The Therapeutic Goods Administration (TGA) has announced that it will proceed with international harmonisation of drug names used in Australia from April 2016. For the past decade or so, since the United Kingdom moved to the World Health Organization’s International Nonproprietary Names (INNs), we’ve been in the anomalous situation of using former British Approved Names despite these no longer being used in the UK (nor listed in the British Pharmacopoeia). The TGA website has a list of affected drugs.
Some changes are trivial:
- Substitution of “ph” with “f” (e.g. cefalexin, guaifenesin)
- Substitution of “y” with “i” (e.g. amoxicillin, ciclosporin)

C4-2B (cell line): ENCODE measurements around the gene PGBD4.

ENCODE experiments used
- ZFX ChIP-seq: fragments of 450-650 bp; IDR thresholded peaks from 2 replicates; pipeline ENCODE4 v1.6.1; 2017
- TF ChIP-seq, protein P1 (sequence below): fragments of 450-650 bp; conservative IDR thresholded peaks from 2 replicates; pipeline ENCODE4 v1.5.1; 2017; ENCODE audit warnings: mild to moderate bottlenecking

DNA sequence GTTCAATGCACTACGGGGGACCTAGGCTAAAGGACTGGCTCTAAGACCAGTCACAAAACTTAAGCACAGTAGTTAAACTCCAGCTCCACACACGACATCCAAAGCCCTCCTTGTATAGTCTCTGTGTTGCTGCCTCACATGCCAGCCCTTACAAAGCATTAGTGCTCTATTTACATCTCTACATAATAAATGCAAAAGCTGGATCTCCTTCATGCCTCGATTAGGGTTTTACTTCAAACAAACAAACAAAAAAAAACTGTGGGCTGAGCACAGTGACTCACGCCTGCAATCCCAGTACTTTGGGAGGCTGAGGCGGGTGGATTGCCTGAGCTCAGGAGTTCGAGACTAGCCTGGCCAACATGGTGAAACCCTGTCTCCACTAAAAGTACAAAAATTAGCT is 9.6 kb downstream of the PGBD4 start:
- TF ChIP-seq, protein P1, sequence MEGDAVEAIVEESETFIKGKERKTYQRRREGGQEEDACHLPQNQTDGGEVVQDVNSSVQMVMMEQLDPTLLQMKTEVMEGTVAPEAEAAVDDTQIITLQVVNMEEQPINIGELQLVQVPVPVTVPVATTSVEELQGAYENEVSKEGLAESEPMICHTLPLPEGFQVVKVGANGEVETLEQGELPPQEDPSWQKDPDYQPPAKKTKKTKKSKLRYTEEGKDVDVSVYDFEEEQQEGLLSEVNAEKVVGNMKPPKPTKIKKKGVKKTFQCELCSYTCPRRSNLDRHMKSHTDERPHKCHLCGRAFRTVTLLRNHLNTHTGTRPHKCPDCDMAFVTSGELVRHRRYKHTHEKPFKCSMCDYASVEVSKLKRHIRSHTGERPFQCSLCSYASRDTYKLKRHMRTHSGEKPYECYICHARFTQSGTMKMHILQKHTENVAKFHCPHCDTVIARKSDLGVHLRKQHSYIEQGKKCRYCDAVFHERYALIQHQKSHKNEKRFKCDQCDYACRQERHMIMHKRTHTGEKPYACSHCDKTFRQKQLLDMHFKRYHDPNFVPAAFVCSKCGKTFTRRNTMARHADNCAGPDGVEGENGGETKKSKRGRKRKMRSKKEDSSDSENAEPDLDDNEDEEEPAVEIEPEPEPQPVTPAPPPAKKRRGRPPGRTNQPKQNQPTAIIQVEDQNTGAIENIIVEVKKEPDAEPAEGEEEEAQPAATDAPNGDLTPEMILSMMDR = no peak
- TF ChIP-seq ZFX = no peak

- Substitution of “th” with “t” (e.g. indometacin)
Others are more significant (and will require dual-labelling for 3 years), for example:
- Dosulepin (dothiepin)
- Formoterol (eformoterol)
- Furosemide (frusemide)
- Glycopyrronium bromide (glycopyrrolate)
- Hydroxycarbamide (hydroxyurea)
- Lidocaine (lignocaine)
On the contentious subject of adrenaline vs epinephrine, the TGA has followed the UK practice where dual-labelling “adrenaline (epinephrine)” will be used indefinitely.